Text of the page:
Brandon McPhee says that his love of music came honestly.
“I started the button accordion at age 10 because I was influenced by my grandad Donald,” he shares with Celtic Life International via email. “From the very first minute of playing the accordion, I knew that music was exactly what I wanted to do with my life.”
McPhee spent the next two years learning the instrument. He is mostly self-taught, and still learns to play most songs by ear.
The native of Wick, in northern Scotland, joined the country band Manson Grant and the Dynamos when he was 16 years old and his passion for playing and performing soon went into overdrive.
“I will forever strive to be the best I can be by giving it my best effort to attention and detail. There is no plan B for me.”
Though just 25 years of age, McPhee has enjoyed many notable moments in his career. Playing a variety of musical styles, including folk, country, and traditional melodies, he has performed for Prince Charles at Buckingham Palace, won the All Scotland Senior Accordion Championship title, and reached the top of both the Joyce Ramgatie Country Music and European Country Music charts.
He has also recorded several albums, including his debut A Starr is Born, which he released when he was only 11 years old.
Breaking into the music industry, he admits, has been a huge challenge.
“I would love to get my music much further afield and travel the world taking Scottish culture with me. National airplay is difficult to get in Britain now, and we depend mostly on the smaller and independent stations for airplay.”
Still, he says the vocational rewards make it all worthwhile.
“The feeling I get walking on stage simply can’t be described. For me it’s got to be the best in the world. The best part is knowing that people enjoy, support, and share my music. I always go to the door to greet people at the end of the concert, and I am always so grateful how many people take the time to give me their thoughts on the show and how much they enjoy it. I think without the personal connection with audience I would not get the full benefit.”
McPhee believes that the role of the modern-day musician is twofold – creating great songs and then sharing them.
“A good song or tune is one that has a hook, catchy words, or a catchy melody that sticks in your head constantly – a song that has a true meaning to sing or play with feeling. I think a variety of music on stage that has been well rehearsed, and the band all compliment each other and know what they are going to do before they even do it. The audience plays a huge part in a good live show, and without the atmosphere and response it would just be a ‘show.’”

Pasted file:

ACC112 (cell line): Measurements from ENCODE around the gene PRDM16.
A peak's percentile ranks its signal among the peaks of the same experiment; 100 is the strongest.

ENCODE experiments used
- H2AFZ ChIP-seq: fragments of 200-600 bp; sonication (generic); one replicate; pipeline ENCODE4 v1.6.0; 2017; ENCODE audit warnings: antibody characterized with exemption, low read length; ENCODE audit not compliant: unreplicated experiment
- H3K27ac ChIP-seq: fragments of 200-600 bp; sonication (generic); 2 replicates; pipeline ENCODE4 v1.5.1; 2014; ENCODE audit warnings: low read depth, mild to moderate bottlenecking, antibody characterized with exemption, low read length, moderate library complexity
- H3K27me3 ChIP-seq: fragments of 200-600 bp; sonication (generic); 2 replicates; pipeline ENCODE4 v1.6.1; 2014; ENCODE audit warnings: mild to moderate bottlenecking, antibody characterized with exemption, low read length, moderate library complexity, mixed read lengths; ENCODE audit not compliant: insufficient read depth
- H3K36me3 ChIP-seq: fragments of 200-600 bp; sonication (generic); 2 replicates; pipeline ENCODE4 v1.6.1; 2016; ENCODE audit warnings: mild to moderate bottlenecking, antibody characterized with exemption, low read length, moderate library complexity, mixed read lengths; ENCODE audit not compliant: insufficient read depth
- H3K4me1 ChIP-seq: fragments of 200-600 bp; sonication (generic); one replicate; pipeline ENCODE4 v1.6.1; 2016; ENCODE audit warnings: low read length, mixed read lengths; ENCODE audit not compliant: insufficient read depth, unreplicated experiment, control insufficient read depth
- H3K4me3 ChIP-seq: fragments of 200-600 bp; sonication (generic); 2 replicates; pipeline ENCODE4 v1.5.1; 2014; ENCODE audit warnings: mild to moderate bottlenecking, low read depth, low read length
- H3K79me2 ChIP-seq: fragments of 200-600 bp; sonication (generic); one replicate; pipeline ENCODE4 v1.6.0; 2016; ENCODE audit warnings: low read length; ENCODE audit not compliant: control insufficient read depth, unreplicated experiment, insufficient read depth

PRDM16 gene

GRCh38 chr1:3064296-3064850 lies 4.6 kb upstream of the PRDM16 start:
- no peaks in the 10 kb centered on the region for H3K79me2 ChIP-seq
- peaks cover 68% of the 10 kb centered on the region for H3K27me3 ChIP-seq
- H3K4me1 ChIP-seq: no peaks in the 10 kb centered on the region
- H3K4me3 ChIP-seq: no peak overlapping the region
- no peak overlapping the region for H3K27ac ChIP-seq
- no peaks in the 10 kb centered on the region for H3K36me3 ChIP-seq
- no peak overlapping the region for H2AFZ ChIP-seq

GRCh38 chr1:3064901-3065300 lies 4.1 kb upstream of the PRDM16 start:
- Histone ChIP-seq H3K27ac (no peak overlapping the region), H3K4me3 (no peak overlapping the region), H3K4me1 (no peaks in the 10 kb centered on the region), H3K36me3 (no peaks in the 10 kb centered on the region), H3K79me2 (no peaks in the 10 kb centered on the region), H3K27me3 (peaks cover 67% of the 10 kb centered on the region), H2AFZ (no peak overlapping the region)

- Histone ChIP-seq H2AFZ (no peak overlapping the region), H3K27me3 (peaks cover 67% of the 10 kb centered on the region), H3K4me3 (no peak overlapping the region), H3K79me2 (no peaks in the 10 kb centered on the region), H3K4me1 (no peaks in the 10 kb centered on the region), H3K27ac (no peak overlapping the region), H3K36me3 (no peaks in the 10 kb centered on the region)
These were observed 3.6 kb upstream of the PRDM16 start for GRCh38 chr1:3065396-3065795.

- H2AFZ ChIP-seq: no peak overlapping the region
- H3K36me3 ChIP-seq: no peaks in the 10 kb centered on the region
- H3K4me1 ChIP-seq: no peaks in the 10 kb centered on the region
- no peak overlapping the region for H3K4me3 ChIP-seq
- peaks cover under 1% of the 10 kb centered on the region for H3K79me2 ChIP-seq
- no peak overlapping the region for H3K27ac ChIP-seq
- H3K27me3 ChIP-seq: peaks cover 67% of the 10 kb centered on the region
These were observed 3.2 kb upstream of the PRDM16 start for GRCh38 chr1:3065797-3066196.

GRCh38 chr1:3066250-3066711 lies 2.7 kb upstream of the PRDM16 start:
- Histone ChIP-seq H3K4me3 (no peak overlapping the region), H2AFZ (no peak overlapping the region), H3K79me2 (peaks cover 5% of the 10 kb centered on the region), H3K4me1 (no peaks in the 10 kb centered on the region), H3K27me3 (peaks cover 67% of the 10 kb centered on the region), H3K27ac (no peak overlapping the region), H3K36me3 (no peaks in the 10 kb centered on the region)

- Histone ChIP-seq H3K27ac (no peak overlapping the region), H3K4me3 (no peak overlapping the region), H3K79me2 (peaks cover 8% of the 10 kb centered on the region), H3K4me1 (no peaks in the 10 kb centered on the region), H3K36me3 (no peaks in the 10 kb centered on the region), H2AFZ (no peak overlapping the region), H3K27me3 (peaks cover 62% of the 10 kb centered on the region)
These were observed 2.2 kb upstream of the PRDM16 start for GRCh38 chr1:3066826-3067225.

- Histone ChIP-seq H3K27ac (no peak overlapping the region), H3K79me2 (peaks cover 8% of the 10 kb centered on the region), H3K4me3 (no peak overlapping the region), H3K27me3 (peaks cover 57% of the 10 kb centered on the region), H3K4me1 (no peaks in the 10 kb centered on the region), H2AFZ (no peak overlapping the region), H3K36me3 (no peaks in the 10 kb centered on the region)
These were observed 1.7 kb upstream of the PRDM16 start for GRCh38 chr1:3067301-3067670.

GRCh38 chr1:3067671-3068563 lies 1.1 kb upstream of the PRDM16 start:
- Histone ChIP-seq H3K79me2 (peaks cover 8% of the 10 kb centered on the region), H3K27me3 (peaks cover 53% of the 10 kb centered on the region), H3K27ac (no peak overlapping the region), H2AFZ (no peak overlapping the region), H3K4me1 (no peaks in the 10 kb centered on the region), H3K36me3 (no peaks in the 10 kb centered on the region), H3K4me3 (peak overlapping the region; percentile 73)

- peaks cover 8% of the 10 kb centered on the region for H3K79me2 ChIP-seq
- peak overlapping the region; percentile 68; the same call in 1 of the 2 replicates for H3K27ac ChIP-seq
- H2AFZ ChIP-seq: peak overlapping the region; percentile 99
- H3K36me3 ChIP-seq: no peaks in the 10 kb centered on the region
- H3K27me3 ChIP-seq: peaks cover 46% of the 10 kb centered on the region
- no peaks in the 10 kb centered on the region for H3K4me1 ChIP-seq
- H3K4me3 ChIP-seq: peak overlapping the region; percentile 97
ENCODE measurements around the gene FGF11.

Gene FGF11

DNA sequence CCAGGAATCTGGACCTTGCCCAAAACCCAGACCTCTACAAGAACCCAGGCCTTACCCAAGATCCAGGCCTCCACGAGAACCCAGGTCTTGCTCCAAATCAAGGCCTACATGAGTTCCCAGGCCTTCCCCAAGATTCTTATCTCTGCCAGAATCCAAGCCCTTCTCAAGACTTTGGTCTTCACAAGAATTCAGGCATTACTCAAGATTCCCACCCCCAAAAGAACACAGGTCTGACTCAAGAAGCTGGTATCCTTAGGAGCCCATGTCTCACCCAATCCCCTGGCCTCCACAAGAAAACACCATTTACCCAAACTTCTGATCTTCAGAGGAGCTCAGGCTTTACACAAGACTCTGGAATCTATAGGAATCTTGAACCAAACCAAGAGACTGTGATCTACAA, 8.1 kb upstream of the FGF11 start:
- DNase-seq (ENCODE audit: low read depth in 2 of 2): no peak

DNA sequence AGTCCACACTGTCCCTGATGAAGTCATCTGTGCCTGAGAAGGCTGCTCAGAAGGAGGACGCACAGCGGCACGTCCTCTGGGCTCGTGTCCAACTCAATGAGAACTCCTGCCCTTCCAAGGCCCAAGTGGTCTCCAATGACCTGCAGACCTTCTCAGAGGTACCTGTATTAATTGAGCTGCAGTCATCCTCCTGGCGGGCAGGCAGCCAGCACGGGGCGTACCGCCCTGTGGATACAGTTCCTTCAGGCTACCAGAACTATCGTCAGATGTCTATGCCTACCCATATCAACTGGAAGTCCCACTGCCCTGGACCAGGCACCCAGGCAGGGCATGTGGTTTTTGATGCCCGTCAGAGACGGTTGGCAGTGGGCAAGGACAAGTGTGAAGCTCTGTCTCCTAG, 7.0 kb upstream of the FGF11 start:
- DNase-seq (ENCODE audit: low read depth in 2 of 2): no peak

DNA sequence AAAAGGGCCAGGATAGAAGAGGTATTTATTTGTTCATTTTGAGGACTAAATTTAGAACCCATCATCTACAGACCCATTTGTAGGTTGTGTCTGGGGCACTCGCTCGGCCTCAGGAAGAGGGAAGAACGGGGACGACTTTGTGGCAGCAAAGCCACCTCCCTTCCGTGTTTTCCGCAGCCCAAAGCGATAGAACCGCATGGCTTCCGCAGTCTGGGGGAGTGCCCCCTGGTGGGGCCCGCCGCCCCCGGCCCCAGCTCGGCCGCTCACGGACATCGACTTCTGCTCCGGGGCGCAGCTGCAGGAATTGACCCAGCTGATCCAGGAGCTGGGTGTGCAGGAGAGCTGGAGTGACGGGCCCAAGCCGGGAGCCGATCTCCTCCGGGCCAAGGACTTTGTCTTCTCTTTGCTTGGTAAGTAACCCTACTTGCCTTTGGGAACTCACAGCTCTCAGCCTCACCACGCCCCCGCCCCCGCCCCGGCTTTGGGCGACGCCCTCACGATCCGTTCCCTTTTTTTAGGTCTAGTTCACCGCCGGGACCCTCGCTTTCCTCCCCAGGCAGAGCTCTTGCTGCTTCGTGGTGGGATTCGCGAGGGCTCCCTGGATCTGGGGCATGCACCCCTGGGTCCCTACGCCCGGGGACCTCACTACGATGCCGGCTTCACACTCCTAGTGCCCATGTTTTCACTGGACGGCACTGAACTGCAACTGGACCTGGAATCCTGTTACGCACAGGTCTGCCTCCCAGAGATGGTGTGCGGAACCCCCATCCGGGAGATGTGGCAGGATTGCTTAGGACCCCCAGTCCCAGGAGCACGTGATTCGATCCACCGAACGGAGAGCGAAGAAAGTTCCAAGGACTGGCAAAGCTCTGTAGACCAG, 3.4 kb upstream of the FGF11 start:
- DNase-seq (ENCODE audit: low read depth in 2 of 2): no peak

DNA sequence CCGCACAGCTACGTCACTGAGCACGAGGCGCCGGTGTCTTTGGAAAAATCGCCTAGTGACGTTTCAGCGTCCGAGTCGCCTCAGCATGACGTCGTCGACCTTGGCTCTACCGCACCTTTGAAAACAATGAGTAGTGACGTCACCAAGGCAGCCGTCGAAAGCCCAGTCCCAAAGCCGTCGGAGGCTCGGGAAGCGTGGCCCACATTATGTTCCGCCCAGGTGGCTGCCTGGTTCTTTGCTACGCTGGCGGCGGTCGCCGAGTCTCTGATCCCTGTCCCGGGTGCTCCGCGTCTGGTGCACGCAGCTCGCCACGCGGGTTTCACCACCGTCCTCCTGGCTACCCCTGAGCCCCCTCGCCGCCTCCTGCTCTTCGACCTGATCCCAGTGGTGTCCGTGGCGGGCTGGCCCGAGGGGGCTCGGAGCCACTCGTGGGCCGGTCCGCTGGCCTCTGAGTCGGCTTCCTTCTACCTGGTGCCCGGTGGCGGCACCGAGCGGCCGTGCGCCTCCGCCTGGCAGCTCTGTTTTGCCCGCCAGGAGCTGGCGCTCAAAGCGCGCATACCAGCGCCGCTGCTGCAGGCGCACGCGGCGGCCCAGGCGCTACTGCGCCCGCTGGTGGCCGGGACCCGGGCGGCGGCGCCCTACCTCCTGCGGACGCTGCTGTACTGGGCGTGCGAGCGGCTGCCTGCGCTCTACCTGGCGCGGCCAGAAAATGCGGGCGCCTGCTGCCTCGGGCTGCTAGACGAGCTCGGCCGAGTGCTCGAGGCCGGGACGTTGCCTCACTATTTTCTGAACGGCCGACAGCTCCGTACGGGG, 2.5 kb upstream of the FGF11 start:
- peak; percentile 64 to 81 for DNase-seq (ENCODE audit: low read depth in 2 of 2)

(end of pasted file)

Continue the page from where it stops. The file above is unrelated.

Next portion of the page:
He muses that, as music is a universal language, all categories should be given their due respect.
“Music is labelled too much into different categories and some categories do not get the same recognition and promotion. Music never fades; it is the individual that decides to fade it. I wish there was more recognition for individual countries and their cultural arts – Scotland, Ireland, and Germany, to name a few. The Internet has been a great thing in terms of being heard on a worldwide platform, but with streaming and download royalties being lower than a boiled sweet no matter how many hundreds or thousands of streams or downloads you receive the financial rewards are very small.
“I think if there was better national coverage for musicians of all categories and better royalties online it would be a good start. I personally have always preferred a CD, cassette, or vinyl as you have something for your money to keep forever. I have released several CDs but never a record or cassette – maybe one day.”
McPhee says he is looking forward to what 2022 has in store.
“I would like to continue with even more concerts, getting further afield and spreading a little touch of our culture. I would love to tour Canada, the USA, Australia, and New Zealand one day. Sir Jimmy Shand is a huge inspiration of mine, as well as Foster and Allen, and they all toured these places – it is a huge ambition, and I will work as hard as I can to make it happen.”